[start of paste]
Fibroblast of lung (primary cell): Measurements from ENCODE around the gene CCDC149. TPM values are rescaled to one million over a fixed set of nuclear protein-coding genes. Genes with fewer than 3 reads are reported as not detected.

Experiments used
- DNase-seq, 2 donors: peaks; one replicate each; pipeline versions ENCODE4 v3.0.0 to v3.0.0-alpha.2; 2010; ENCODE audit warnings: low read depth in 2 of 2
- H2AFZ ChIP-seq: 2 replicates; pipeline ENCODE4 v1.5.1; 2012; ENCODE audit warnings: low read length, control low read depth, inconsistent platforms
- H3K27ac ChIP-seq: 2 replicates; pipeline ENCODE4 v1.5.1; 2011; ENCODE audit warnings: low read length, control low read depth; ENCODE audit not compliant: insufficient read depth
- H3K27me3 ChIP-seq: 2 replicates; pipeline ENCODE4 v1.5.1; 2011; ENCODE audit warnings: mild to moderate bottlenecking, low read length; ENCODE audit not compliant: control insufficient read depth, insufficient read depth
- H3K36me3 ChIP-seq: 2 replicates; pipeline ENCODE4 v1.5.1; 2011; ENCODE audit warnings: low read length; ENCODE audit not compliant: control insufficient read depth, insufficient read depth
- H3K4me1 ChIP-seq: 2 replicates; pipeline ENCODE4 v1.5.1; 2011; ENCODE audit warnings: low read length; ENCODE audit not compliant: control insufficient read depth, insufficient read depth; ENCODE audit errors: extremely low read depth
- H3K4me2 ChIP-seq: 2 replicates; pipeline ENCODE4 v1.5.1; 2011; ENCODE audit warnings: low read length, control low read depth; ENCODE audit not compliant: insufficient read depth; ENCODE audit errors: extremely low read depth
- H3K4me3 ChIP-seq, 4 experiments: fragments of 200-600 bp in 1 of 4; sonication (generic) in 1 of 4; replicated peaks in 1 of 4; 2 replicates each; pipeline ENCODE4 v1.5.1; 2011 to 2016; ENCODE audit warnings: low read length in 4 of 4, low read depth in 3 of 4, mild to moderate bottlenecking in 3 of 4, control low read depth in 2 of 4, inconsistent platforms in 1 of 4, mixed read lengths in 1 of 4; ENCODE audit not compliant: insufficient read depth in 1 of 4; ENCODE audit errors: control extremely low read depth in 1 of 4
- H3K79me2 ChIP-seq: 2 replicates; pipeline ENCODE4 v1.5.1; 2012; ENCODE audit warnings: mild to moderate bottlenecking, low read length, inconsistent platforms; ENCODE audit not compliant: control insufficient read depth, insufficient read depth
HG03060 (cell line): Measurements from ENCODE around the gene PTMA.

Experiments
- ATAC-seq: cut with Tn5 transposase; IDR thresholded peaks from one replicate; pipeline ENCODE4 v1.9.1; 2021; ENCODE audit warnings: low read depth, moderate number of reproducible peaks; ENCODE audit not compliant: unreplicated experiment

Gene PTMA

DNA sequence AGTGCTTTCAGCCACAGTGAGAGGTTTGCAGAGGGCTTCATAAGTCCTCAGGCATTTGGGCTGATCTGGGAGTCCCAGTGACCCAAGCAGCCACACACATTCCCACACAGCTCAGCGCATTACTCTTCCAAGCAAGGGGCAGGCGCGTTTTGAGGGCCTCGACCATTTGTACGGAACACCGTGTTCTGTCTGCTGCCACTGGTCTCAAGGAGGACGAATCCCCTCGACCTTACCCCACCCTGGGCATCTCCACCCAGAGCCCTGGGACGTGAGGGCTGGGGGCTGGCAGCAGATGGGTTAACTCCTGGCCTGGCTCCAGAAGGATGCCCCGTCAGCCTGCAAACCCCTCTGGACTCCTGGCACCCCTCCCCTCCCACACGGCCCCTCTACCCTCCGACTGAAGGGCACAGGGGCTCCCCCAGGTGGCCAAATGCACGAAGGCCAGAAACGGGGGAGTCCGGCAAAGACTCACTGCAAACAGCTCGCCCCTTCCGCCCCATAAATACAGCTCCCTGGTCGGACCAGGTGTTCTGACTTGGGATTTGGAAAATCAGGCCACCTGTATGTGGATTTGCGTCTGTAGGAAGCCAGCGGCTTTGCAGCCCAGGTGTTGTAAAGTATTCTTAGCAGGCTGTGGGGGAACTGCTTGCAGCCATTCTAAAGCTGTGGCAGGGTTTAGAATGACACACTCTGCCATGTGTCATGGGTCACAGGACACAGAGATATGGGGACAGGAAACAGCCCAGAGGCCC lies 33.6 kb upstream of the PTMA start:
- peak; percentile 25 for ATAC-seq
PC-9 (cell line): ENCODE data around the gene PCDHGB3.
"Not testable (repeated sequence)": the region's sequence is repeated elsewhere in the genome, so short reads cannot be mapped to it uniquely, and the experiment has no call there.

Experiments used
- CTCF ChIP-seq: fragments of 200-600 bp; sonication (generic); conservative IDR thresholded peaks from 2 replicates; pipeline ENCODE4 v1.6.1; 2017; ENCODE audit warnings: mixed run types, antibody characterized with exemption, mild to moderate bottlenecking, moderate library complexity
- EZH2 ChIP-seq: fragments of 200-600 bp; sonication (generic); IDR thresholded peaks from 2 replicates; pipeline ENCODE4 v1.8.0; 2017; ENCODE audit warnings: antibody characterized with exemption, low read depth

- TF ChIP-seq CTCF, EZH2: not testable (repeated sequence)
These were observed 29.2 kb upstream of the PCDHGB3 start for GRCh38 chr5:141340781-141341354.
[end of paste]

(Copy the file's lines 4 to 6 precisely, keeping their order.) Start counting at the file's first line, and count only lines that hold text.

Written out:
- H2AFZ ChIP-seq: 2 replicates; pipeline ENCODE4 v1.5.1; 2012; ENCODE audit warnings: low read length, control low read depth, inconsistent platforms
- H3K27ac ChIP-seq: 2 replicates; pipeline ENCODE4 v1.5.1; 2011; ENCODE audit warnings: low read length, control low read depth; ENCODE audit not compliant: insufficient read depth
- H3K27me3 ChIP-seq: 2 replicates; pipeline ENCODE4 v1.5.1; 2011; ENCODE audit warnings: mild to moderate bottlenecking, low read length; ENCODE audit not compliant: control insufficient read depth, insufficient read depth